DOT's Emergency Actions on Shipping Bakken Crude by Rail Fall Short

In what is being billed as the first emergency order of more to come, the Department of Transportation (DOT), the federal regulator of transporting crude oil by rail, hopes to quell the growing national furor over what some call 'ticking time bombs'.

The substandard DOT-111 tank cars, likened to ticking time bombs here by Sen. Charles E. Schumer (D-N,Y.) have drawn the most attention, most recently on April 30 in Lynchburg, Va. where 15 cars of a 105-car, oil-unit train derailed, sending flames 60 feet high. Three cars landed in the James River causing an oil spill that alarmed conservationists and drinking water suppliers.

"The department recommended that petroleum producers that ship by rail discontinue the use of older DOT-111 model tank cars. The National Transportation Safety Board has warned for years that the cars punctured easily in derailments, leading to spills and fires with flammable liquids," writes Curtis Tate of McClatchy Washington Bureau.

But like other efforts since the beginning of this year involving train speeds, track inspections and routing decisions, DOT’s tank car recommendations are not mandatory. In contrast, Transport Canada two weeks ago required a three-year phase-out of older tank cars.

However, critics were not quelled, including the aforementioned U.S. Senator, who charged that the 'recommendation' doesn't go far enough in protecting upstate N.Y., according to his press release.

In addition to the tank car recommendation, DOT took action to address another troubling aspect of transporting crude-by-rail, the ability of fire departments to respond to emergencies. DOT issued an "Emergency Order requiring all railroads operating trains containing large amounts of Bakken crude oil to notify State Emergency Response Commissions about the operation of these trains through their state," states the DOT press release.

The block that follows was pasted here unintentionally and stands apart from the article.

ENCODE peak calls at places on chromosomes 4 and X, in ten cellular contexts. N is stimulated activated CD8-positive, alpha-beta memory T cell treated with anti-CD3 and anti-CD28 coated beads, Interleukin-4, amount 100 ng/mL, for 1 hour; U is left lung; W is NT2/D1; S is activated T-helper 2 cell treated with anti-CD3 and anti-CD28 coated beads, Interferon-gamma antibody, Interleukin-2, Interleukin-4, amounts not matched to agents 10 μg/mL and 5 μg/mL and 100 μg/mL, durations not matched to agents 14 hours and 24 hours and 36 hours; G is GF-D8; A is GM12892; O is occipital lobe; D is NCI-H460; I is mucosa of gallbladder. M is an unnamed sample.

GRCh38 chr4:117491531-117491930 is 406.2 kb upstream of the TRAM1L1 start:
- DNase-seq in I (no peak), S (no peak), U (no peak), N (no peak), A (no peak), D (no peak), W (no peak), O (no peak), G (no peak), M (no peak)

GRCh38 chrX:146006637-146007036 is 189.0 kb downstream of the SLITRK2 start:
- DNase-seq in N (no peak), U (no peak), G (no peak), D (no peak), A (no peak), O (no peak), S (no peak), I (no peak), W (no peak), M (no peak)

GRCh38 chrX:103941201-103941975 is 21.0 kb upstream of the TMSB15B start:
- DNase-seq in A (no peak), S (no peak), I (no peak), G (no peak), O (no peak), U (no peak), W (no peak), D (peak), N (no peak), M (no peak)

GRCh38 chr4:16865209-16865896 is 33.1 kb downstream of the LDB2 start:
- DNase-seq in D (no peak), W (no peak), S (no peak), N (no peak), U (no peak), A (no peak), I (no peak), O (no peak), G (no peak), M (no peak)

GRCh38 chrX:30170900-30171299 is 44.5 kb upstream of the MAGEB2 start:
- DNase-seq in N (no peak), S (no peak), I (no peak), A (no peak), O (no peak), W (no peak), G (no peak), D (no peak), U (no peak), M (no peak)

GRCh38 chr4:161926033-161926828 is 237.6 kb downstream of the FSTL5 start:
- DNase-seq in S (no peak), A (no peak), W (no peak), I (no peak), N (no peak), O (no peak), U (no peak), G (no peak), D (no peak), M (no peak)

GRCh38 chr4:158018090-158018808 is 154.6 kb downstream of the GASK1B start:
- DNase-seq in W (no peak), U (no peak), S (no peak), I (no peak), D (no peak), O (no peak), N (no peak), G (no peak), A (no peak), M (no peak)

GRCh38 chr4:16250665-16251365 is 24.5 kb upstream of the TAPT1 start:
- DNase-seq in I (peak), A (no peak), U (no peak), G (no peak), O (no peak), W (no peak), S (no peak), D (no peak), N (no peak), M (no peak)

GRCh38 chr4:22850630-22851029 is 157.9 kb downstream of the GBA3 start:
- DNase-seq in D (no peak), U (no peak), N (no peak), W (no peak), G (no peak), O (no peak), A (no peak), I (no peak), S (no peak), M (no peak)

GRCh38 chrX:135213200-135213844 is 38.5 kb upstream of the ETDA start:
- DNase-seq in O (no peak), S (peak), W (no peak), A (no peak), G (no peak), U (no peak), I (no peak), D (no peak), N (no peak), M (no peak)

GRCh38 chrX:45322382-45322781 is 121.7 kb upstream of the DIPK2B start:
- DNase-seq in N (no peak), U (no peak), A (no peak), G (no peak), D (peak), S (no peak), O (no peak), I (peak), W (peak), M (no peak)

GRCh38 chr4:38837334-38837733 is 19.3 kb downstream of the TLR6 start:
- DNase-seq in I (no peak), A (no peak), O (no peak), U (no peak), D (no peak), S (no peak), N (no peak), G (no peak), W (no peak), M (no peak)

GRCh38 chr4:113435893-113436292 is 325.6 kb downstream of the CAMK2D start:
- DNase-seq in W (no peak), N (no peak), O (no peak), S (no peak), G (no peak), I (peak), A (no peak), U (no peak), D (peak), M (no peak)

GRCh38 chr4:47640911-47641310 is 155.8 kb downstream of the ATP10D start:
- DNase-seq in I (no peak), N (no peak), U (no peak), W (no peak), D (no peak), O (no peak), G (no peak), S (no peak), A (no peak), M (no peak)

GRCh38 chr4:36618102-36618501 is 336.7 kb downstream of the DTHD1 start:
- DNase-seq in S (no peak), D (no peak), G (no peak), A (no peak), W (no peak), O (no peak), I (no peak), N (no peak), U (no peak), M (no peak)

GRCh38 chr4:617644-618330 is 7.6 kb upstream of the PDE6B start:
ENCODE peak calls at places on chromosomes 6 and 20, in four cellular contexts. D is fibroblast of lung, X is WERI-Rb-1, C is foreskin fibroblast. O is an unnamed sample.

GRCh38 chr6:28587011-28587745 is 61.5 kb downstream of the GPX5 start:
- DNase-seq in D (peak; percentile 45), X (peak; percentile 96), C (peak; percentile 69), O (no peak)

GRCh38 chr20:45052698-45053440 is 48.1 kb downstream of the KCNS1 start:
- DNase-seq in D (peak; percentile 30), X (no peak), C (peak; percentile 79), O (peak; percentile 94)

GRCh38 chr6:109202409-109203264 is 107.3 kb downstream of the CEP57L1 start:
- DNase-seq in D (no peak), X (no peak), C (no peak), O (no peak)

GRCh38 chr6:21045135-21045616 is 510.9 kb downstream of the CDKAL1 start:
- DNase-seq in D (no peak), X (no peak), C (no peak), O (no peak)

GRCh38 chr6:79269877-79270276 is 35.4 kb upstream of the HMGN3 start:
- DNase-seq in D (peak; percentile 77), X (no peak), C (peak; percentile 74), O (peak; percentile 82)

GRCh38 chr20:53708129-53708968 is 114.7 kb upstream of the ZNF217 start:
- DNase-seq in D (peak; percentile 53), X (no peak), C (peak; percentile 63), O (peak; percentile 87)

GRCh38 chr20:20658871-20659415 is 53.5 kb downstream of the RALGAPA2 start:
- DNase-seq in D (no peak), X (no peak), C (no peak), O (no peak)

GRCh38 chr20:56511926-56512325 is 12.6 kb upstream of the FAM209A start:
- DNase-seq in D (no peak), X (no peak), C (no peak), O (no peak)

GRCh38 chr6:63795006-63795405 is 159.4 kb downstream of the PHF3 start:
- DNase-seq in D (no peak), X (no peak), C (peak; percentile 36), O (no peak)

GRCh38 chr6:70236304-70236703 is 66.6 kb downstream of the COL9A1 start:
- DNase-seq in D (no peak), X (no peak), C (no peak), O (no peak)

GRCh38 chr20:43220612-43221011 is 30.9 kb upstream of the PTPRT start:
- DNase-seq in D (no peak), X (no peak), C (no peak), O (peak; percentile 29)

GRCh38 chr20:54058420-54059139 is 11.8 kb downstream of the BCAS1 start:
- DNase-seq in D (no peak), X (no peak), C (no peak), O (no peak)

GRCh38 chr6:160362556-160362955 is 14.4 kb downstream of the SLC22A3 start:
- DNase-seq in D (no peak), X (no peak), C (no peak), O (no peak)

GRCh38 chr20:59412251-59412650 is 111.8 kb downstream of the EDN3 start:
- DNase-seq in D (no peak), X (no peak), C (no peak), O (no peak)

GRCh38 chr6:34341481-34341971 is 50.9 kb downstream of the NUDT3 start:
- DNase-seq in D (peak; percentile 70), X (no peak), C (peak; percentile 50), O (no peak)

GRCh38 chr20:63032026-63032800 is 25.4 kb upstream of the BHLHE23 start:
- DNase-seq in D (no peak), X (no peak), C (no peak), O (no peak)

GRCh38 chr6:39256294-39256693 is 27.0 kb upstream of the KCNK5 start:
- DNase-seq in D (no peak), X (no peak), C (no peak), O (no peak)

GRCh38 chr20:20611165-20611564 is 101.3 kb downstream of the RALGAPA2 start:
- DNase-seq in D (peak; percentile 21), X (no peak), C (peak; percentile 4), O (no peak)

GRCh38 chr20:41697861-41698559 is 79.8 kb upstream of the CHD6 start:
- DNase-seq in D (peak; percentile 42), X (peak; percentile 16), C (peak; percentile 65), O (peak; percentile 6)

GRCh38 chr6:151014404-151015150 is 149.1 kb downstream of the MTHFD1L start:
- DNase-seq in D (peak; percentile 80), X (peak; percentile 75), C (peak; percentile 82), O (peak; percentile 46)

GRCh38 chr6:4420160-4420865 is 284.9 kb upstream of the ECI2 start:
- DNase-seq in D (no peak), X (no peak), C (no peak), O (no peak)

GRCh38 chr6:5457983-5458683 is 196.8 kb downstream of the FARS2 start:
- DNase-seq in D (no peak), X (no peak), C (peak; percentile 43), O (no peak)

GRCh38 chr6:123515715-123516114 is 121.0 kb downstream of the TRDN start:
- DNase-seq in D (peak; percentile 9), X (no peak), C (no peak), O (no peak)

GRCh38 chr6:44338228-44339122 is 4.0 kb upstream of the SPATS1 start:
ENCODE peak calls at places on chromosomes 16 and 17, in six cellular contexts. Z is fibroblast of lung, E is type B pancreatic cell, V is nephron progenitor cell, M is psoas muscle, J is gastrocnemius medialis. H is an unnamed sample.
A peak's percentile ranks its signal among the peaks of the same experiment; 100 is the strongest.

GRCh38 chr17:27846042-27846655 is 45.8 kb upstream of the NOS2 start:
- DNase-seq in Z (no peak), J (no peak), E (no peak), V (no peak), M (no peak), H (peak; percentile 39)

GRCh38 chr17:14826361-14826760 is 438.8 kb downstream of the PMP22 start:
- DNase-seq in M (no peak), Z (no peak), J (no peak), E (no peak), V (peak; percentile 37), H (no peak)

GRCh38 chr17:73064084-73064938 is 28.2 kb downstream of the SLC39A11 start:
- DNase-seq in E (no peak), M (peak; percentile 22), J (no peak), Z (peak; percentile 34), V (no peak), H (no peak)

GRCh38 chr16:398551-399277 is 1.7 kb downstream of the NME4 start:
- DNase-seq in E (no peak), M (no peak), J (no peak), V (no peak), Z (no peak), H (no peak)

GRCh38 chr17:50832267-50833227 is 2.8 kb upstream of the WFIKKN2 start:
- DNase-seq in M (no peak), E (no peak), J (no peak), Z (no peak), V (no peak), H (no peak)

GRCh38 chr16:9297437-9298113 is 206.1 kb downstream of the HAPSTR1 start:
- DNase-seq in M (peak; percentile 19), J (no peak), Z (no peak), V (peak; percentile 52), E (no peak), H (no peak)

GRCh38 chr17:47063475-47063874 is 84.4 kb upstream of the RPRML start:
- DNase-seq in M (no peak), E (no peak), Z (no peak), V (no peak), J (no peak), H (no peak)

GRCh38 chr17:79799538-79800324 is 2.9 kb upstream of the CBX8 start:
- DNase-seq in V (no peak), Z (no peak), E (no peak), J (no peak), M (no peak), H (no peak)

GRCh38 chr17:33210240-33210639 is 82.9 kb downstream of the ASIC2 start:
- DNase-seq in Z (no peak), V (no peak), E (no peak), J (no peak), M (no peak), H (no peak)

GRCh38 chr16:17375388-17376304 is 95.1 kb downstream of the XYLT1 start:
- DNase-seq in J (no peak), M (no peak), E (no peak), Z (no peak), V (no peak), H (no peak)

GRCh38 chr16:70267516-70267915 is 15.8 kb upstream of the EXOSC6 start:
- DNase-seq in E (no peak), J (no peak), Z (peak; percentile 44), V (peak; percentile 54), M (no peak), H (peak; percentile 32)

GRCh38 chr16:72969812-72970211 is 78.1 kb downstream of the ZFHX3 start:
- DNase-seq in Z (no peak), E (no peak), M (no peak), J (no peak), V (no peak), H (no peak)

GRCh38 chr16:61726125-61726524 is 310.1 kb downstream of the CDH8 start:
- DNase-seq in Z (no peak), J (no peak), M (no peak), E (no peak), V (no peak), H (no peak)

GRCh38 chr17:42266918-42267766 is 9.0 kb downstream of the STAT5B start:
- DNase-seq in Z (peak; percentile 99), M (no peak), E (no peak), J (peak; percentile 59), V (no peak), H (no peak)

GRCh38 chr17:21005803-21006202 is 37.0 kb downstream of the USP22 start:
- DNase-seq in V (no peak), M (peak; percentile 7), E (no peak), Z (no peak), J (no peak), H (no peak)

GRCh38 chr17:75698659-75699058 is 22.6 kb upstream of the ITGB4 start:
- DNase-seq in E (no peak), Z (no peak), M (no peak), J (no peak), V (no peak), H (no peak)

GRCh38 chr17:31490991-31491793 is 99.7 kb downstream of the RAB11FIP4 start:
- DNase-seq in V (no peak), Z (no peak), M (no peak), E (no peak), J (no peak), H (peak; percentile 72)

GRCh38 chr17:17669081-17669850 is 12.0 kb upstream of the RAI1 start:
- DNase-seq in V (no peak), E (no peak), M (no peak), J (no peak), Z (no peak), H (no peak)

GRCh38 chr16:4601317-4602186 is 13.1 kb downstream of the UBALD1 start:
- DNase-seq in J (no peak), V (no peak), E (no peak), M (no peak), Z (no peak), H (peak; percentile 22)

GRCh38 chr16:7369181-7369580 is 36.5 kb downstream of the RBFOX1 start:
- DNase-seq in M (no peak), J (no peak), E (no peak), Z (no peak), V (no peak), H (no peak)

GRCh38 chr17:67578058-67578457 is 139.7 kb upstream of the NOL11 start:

Unless DOT follows-up their recommendation for stronger cars with a mandatory order as was done by Canada, the U.S. risks a scenario whereby the the new and retrofitted models are used north of the border, and the substandard ones used in the U.S., as Kim Mackrael, reporter for Ottawa's Globe and Mail explained to Living on Earth's Steve Curwood on May 2 (listen here).

So if the changes are just Canadian changes, if the United States doesn’t require the same thing, then they may be able to just shift around the cars that they’re using.

CURWOOD: So, in other words, the more dangerous cars would be sent to the US if there’s no rule here.

MACKRAEL: I think that’s a logical conclusion you have to come to at this point.

The American Petroleum Institute, which had issued an earlier statement, would clearly not be happy with such a mandatory order. API "said the industry had been working to upgrade tank cars for three years, and that during the next year "about 60% of railcars will be state-of-the-art," writes The Wall Street Journal's Russell Gold.

However, "the trade association representing railcar builders and car-leasing companies said the advisory doesn't go far enough toward new standards for tank-car construction and retrofitting the existing car fleet," adds Gold.

"With regulatory certainly, the car industry can get working" on retrofits right away, said Thomas Simpson, president of the Railway Supply Institute in Washington, D.C.

Full Story: Regulators take voluntary route on tank car rules

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